Cultural environment in East Europe countries – Bulgaria
Eastern Europe is a region that encompasses many different cultures, ethnicities, languages, and histories. Accorfing to Geert Hofsede the culturale is a conflict source and that the cultural differences are a disaster most of the times. Hofstede has created a cultural dimensions theory which represents a framework for cross-cultural communication. According to Hofstede, these framework describes the effects of a society's culture on the values of its members, and how these values relate to behavior, using a structure derived from factor analysis. The theory has been widely used in several fields as a paradigm for research, particularly in cross-cultural psychology, international management, and cross-cultural communication. If we explore the Romanian culture through the Hofstede’ş framework, we can get a good overview of the deep drivers of the Romanian culture relative to other world cultures.
Starting with the POWER DISTANCE which is defined as the extent to which the less powerful members of institutions and organizations within a country expect and accept that power is distributed unequally, we could say that Bulgaria scores high on this dimension (score of 70) which means that people accept a hierarchical order in which everybody has a place and which needs no further justification. Hierarchy in an organization is seen as reflecting inherent inequalities, centralization is popular, subordinates expect to be told what to do and the ideal boss is a benevolent autocrat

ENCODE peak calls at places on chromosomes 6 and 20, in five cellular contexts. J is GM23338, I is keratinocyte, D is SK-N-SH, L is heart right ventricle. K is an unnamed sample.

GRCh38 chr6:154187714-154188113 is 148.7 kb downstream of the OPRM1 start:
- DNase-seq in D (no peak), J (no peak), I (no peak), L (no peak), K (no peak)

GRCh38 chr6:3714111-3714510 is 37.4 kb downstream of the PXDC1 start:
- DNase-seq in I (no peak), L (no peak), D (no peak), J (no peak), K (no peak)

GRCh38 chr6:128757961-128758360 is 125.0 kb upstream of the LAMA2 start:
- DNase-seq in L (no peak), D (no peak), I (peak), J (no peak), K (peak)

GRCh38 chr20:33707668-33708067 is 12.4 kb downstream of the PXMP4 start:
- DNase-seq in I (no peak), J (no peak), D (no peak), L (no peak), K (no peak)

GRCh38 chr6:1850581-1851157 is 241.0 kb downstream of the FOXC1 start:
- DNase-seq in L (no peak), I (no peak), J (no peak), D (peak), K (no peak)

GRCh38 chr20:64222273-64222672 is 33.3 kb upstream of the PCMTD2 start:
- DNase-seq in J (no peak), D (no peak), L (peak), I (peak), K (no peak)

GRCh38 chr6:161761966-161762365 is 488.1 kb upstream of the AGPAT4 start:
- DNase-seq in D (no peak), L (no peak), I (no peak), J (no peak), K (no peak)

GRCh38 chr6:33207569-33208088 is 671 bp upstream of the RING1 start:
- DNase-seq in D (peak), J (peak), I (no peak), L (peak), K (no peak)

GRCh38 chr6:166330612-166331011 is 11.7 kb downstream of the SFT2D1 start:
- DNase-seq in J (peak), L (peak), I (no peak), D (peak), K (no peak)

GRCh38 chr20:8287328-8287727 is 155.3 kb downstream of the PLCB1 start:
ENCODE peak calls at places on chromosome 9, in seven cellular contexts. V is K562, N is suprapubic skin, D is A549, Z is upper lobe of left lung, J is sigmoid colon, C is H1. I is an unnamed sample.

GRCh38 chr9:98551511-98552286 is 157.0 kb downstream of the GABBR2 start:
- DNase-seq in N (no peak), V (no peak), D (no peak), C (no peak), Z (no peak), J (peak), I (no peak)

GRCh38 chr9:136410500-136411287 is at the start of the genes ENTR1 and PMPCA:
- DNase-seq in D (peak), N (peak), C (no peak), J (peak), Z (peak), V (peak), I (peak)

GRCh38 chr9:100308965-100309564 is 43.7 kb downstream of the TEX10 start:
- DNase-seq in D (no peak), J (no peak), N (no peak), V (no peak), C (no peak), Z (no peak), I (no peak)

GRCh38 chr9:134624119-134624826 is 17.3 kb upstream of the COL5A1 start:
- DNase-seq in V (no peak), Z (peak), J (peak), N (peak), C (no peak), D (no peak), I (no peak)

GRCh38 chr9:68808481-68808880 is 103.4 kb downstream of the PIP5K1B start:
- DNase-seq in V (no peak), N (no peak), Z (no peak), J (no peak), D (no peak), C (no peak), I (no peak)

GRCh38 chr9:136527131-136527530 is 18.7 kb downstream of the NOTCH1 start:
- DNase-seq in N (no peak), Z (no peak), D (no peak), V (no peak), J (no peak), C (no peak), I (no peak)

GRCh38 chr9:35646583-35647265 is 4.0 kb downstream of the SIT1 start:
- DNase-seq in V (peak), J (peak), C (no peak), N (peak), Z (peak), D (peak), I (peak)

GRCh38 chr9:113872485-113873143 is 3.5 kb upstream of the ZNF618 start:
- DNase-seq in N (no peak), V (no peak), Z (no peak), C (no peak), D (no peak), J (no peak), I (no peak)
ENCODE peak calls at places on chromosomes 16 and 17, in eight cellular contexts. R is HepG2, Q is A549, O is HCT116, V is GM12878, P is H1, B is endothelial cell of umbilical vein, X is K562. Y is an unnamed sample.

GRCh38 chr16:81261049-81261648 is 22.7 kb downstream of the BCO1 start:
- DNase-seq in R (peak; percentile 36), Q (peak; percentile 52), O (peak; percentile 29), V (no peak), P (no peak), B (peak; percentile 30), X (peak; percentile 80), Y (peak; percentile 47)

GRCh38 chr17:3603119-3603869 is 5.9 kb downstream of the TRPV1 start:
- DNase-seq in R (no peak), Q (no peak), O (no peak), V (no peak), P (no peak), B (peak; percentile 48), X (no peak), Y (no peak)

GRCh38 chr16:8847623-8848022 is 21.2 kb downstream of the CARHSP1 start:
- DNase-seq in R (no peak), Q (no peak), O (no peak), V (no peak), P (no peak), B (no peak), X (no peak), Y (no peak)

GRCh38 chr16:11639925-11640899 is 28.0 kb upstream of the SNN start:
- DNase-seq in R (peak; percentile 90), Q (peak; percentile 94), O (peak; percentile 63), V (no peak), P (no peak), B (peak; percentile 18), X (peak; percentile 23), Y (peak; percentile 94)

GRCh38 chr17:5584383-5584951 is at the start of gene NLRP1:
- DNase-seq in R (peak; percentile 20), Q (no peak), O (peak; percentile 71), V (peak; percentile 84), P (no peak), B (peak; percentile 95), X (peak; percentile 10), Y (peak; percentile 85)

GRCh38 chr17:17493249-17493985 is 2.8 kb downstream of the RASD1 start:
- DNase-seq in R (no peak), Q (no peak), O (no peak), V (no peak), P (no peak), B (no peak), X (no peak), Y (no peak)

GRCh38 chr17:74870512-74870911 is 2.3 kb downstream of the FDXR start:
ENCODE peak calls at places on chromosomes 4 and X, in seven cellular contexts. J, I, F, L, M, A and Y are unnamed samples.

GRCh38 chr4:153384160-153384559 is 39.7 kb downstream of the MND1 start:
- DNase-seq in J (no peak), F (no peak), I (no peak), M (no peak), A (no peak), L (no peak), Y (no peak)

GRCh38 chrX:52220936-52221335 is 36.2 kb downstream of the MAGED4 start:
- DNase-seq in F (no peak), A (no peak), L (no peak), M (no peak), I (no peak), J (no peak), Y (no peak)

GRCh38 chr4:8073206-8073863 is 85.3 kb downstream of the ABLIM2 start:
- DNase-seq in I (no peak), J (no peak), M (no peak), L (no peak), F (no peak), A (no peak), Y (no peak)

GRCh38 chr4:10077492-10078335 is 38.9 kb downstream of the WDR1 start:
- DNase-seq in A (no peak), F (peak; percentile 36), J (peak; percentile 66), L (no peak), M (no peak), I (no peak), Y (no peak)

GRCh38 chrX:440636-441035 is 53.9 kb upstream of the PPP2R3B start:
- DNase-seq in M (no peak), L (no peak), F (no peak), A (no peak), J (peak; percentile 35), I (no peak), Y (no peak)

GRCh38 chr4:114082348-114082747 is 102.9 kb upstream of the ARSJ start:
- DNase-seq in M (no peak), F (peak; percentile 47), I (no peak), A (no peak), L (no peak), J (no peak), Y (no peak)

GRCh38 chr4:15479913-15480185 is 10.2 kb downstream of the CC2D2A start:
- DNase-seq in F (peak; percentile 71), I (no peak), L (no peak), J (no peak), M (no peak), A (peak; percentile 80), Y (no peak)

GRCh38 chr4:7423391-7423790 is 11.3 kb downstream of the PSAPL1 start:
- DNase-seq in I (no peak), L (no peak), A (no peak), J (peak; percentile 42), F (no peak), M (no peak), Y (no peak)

According to Hofstede’s framework, when speaking about Individualism, Bulgaria has a score of 30 which means that the country is considered a collectivistic society. This is manifest in a close long-term commitment to the member 'group', be that a family, extended family, or extended relationships. Loyalty in a collectivist culture is paramount, and over-rides most...
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